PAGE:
July 1, 2021

Military helicopters are used by the U.S. military for various purposes, including for surveillance and surveillance-related missions.

Some of them are also used to transport and store military supplies.

But there are many other helicopters, like the USMC MQ-9 Reaper, which can also be used for reconnaissance and surveillance.

So what does the military helicopter stand for?

Here are five things you need to know about the USM-80, the military’s newest, least expensive and most widely used helicopter.1.

The USM 80 is a U.s.

Army unmanned air vehicle.

In 2015, the Army officially designated it the MQ9 Reaper.

The Reaper is a version of the M4A1 Abrams main battle tank, with an armored hull and multiple crew members.

It was designed to carry up to eight Marines.

Its primary mission is to perform surveillance and intelligence-gathering missions, and to serve as a platform for the Marines’ advanced combat operations (ADOC) strategy.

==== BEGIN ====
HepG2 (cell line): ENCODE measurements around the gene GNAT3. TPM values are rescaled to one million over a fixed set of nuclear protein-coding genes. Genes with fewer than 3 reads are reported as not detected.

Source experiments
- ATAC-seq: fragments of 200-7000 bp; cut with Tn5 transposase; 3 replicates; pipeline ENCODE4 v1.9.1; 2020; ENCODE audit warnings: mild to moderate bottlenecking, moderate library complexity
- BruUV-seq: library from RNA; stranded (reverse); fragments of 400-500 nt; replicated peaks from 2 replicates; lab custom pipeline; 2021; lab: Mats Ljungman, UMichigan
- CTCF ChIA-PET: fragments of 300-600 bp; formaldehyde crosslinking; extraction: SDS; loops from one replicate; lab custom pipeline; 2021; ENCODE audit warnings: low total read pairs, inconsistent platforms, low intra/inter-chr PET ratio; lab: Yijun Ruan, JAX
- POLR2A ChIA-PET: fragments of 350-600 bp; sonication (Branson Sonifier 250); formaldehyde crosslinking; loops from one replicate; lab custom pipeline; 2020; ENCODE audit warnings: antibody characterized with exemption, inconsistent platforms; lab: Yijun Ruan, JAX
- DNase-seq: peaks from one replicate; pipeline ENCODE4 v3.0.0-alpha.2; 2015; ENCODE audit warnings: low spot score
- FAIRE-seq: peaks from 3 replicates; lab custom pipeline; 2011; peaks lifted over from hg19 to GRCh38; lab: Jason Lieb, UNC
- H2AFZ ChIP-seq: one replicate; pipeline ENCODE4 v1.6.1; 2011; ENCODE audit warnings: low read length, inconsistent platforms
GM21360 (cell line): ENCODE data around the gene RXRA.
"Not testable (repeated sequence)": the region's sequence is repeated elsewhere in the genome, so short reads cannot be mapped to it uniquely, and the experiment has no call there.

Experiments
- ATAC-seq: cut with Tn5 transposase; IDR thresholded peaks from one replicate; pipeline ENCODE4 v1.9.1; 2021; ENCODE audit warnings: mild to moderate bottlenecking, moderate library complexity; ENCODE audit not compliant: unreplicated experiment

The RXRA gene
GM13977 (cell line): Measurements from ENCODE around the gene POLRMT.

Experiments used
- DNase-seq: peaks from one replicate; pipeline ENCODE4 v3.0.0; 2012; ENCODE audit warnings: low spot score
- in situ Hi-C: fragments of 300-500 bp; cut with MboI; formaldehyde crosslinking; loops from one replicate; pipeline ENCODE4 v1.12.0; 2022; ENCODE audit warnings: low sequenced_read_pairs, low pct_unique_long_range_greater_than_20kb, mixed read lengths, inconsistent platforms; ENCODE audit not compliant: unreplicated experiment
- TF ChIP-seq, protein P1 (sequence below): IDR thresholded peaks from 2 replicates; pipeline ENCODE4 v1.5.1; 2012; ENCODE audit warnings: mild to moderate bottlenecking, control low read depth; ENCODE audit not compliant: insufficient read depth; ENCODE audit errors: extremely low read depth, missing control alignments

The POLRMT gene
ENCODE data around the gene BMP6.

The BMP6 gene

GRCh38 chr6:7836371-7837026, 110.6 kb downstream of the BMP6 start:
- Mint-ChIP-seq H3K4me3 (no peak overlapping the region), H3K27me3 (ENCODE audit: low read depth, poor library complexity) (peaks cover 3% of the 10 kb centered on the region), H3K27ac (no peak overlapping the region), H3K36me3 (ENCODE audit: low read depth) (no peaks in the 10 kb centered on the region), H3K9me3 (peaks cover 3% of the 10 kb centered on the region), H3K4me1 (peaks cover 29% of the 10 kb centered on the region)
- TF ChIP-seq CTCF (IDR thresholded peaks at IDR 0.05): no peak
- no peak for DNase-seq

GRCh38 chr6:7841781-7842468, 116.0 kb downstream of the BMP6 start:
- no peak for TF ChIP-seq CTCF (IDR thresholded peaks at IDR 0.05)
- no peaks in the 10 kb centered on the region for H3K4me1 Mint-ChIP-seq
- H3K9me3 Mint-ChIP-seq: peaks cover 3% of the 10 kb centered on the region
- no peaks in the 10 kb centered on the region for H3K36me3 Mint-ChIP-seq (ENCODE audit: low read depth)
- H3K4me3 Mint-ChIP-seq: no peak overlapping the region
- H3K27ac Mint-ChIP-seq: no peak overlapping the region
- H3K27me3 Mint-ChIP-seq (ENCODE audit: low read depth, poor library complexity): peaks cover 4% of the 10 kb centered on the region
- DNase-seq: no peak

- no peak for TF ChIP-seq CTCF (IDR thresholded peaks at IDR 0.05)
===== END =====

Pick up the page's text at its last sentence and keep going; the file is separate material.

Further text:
The USM80 is the UH-1H helicopter.

This helicopter is a variant of the UAV, or Unmanned Aerial Vehicle.

The UAV is the mainstay of the Marine Corps’ ADOC strategy, which is meant to train, advise, and assist other U. S. service members and support operations against hostile forces.

The UAVs main purpose is to provide a platform to conduct surveillance and reconnaissance missions.

However, they can also perform some other missions as well.

The USAF has a number of unmanned helicopters, but the US Marine Corps prefers to use the M8A1 Huey helicopter, which it has in use since the 1970s.

The Huey has been used to conduct operations against insurgents and foreign fighters, as well as for the Marine corps’ ADOS (Advanced Defense Operating Plans).

The Hueys main mission is intelligence gathering, and its main weapon is the high-powered laser cannon.

The M8 helicopter is the US Army’s only remotely piloted helicopter, meaning that it can be used from bases and at night, while the M1 can be flown from bases.

The M8 and M1 helicopters are the most commonly flown by Marines.

The first U.